Border patrol agents made one of the largest busts in recent years at the Los Angeles/Long Beach seaport on August 22, 2015. They intercepted and seized cocaine with a street value of more than $8 million. As the country’s largest seaport, the Los Angeles/Long Beach seaport is a prime location for smugglers to try and bring contraband into the US.
The agents assigned to the Anti-Terrorism Contraband Enforcement Team discovered the 424 pounds of cocaine by using technology that lets them scan containers and vehicles for anomalies such as unusual density or shapes. In this case, the agents found an inconsistency in a container of tires from South America and opened the container which contained three large bundles. These bundles held 170 individual brick-sized packages that tested positive for cocaine.
The US Customs and Border Patrol (CBP) seeks to screen incoming traffic for contraband while expediting the flow of travelers and cargo into the country. Non-Intrusive Inspection Technology (NII) enables them to carry out their priority of interdicting narcotics being brought into the country.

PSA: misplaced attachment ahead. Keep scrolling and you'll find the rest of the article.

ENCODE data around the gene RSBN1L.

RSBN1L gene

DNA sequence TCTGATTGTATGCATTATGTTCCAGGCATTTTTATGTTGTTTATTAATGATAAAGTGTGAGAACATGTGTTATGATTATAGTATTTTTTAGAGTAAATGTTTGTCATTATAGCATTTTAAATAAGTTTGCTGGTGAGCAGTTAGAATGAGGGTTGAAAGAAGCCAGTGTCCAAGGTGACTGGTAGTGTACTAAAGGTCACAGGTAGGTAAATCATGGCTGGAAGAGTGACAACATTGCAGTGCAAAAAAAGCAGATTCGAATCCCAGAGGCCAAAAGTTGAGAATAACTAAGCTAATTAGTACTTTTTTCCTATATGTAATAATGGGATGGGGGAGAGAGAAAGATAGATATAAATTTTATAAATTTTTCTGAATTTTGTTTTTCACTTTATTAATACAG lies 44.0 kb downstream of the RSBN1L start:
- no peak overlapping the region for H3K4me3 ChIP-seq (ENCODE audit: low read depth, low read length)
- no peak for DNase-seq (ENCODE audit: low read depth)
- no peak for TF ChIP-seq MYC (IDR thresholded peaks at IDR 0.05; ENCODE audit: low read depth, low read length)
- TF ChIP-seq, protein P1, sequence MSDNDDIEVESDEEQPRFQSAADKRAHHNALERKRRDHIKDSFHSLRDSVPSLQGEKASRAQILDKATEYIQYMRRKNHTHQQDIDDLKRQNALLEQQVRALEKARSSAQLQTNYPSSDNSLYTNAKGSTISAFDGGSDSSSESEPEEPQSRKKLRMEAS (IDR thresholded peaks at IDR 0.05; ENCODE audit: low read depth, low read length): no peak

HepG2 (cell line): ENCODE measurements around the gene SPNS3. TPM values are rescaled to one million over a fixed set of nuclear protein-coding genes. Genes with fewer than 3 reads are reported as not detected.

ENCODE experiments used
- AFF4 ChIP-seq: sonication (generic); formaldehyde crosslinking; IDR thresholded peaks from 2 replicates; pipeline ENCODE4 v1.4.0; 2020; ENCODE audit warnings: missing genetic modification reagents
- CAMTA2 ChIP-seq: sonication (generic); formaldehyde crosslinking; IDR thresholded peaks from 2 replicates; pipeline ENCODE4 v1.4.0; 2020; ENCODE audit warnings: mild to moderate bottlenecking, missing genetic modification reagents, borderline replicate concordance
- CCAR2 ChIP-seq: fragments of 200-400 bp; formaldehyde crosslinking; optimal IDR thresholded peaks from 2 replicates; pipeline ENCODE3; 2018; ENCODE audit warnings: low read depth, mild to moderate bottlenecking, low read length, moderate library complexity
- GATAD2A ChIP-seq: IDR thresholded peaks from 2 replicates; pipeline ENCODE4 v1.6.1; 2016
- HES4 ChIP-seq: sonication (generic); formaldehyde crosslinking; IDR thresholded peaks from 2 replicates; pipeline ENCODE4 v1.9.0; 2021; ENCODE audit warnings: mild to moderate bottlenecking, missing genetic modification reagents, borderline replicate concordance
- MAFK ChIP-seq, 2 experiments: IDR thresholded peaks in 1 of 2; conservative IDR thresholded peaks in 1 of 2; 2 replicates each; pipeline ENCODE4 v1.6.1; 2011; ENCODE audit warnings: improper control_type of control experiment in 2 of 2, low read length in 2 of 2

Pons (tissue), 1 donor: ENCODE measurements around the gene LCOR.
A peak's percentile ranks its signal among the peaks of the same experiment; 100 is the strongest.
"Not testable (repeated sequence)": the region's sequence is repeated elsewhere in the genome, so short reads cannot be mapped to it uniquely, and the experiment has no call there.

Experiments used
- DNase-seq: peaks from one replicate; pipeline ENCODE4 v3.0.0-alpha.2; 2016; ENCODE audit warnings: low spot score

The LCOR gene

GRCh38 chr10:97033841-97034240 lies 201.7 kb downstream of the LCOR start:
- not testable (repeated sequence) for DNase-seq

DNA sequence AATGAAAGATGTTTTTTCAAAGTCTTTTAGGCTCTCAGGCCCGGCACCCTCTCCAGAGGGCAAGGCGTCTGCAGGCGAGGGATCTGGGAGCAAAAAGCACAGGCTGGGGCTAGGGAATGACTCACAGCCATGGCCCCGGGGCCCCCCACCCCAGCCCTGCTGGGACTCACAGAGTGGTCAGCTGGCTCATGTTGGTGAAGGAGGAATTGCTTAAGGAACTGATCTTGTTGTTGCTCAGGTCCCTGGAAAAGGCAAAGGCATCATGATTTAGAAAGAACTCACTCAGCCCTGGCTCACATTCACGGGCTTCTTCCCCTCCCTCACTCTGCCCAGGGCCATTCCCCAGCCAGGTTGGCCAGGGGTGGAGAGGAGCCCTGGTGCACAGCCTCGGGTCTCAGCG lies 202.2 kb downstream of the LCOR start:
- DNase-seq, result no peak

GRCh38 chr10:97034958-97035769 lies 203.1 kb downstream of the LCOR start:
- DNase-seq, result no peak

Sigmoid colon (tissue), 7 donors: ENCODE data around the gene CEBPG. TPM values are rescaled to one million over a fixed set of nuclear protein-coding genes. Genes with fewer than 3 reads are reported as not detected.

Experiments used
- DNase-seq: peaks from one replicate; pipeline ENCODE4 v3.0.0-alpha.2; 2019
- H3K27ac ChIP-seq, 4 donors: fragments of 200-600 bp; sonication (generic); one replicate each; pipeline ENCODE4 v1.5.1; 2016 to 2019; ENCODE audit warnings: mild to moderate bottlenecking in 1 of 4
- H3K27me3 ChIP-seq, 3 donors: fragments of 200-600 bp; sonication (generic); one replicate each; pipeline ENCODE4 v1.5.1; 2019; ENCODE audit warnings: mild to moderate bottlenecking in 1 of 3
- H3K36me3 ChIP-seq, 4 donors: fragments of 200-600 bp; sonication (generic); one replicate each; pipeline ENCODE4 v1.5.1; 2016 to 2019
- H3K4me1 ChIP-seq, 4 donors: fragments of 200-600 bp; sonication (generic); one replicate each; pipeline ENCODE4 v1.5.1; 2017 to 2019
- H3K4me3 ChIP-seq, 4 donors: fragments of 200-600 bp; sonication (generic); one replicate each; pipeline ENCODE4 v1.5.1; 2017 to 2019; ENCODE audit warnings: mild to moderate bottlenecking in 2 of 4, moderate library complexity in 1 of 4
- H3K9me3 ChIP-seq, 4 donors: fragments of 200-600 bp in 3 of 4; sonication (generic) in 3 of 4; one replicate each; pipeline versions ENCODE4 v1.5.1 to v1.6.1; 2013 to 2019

Acting like an x-ray, the NII equipment identifies anomalies that can be due to narcotics being smuggled into the US. The CBP deploys this equipment in and between ports of entry across the US. With 309 large-scale NII systems, border patrol agents can rapidly screen vehicles and cargo for narcotics.
In fiscal year 2012, border patrol agents used large-scale NII systems to conduct more than 7.6 million examinations. This resulted in more than 1,500 seizures leading to the interception of more than 212,000 pounds of illegal drugs.
In addition, this type of technology enables border patrol agents to screen for nuclear and radiological material and thus helps prevent terrorists from smuggling nuclear bombs into the US.